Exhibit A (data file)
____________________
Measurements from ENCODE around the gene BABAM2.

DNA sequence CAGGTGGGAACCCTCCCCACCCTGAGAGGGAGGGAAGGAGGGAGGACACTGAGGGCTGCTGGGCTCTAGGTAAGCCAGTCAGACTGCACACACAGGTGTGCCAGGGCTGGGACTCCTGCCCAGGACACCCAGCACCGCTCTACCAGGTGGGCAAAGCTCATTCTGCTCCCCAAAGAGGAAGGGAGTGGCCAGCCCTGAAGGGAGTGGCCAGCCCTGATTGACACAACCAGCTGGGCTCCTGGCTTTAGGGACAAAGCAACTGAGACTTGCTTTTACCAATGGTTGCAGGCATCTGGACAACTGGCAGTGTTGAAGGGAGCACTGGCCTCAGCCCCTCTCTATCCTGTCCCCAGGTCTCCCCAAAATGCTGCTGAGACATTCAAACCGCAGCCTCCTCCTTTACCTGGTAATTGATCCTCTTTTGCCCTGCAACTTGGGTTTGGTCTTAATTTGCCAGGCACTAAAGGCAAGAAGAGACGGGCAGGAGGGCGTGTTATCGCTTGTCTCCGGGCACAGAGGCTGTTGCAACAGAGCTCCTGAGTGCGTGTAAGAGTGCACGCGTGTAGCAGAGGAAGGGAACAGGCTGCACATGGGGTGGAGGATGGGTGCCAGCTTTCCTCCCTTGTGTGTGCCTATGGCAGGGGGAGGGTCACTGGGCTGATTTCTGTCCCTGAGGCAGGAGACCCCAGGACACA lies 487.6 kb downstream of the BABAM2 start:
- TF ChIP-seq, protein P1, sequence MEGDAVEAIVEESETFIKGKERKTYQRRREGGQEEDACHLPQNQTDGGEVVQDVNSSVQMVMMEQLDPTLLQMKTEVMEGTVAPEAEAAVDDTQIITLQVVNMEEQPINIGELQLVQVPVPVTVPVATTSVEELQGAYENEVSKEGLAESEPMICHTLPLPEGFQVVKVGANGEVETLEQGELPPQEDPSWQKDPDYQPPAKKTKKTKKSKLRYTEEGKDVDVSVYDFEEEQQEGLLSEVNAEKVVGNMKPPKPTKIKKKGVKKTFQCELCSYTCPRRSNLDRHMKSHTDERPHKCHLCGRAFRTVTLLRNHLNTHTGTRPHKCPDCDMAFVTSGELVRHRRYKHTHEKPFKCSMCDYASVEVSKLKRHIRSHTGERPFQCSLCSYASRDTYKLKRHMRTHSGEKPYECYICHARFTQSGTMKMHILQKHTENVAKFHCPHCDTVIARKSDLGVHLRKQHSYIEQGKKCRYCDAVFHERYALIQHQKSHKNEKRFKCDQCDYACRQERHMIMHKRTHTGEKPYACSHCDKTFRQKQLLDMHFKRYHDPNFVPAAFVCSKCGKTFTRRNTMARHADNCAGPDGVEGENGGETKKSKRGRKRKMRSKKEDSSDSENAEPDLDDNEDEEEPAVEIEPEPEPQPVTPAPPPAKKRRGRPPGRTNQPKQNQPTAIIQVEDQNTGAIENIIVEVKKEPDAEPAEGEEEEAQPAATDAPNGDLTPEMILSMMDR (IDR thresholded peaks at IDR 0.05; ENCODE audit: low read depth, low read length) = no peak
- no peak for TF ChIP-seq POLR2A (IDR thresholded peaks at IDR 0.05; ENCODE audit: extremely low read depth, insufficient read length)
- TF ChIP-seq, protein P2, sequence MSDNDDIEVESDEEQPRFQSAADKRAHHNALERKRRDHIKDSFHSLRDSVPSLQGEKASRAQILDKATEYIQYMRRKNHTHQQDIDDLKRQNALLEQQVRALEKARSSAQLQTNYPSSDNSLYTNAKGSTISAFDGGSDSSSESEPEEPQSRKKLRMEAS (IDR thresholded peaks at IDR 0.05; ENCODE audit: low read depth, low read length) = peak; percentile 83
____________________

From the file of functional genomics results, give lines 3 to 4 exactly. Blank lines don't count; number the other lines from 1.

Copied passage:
- TF ChIP-seq, protein P1, sequence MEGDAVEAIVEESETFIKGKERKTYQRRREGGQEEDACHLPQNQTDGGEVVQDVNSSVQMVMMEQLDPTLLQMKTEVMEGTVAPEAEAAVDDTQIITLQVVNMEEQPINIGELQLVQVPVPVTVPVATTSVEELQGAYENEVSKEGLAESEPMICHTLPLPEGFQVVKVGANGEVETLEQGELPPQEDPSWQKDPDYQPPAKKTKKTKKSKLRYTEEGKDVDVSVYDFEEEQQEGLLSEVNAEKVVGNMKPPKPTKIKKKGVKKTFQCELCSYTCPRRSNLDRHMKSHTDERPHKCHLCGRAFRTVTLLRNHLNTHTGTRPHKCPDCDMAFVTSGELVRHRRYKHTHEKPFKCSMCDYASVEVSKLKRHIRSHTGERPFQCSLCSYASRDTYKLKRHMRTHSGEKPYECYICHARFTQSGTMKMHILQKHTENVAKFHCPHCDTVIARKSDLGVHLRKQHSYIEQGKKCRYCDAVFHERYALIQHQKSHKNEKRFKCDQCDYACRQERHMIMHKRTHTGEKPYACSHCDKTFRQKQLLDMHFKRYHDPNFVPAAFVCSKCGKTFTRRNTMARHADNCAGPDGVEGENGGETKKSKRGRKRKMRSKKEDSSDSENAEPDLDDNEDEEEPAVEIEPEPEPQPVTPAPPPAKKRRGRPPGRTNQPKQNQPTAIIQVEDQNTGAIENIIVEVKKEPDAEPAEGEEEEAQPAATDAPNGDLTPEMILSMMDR (IDR thresholded peaks at IDR 0.05; ENCODE audit: low read depth, low read length) = no peak
- no peak for TF ChIP-seq POLR2A (IDR thresholded peaks at IDR 0.05; ENCODE audit: extremely low read depth, insufficient read length)